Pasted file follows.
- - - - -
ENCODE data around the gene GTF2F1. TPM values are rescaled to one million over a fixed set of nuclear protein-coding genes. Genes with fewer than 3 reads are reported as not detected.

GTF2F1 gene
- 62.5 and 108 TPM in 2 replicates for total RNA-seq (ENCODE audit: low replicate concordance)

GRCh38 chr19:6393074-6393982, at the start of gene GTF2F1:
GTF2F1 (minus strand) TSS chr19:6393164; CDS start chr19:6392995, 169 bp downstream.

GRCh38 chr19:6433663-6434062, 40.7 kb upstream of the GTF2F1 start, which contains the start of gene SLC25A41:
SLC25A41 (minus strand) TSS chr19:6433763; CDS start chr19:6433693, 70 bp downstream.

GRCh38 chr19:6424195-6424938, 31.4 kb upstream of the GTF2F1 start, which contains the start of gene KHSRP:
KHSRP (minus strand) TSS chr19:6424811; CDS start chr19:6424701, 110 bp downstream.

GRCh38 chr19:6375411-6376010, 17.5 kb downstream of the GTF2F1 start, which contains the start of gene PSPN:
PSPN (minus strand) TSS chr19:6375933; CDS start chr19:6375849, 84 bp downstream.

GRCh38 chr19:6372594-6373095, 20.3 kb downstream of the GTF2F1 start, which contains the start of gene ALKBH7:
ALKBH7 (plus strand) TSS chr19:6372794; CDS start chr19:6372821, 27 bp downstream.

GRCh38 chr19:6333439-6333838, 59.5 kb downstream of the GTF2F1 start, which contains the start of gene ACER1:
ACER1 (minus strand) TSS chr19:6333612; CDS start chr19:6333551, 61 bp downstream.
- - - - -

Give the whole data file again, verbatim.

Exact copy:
ENCODE data around the gene GTF2F1. TPM values are rescaled to one million over a fixed set of nuclear protein-coding genes. Genes with fewer than 3 reads are reported as not detected.

GTF2F1 gene
- 62.5 and 108 TPM in 2 replicates for total RNA-seq (ENCODE audit: low replicate concordance)

GRCh38 chr19:6393074-6393982, at the start of gene GTF2F1:
GTF2F1 (minus strand) TSS chr19:6393164; CDS start chr19:6392995, 169 bp downstream.

GRCh38 chr19:6433663-6434062, 40.7 kb upstream of the GTF2F1 start, which contains the start of gene SLC25A41:
SLC25A41 (minus strand) TSS chr19:6433763; CDS start chr19:6433693, 70 bp downstream.

GRCh38 chr19:6424195-6424938, 31.4 kb upstream of the GTF2F1 start, which contains the start of gene KHSRP:
KHSRP (minus strand) TSS chr19:6424811; CDS start chr19:6424701, 110 bp downstream.

GRCh38 chr19:6375411-6376010, 17.5 kb downstream of the GTF2F1 start, which contains the start of gene PSPN:
PSPN (minus strand) TSS chr19:6375933; CDS start chr19:6375849, 84 bp downstream.

GRCh38 chr19:6372594-6373095, 20.3 kb downstream of the GTF2F1 start, which contains the start of gene ALKBH7:
ALKBH7 (plus strand) TSS chr19:6372794; CDS start chr19:6372821, 27 bp downstream.

GRCh38 chr19:6333439-6333838, 59.5 kb downstream of the GTF2F1 start, which contains the start of gene ACER1:
ACER1 (minus strand) TSS chr19:6333612; CDS start chr19:6333551, 61 bp downstream.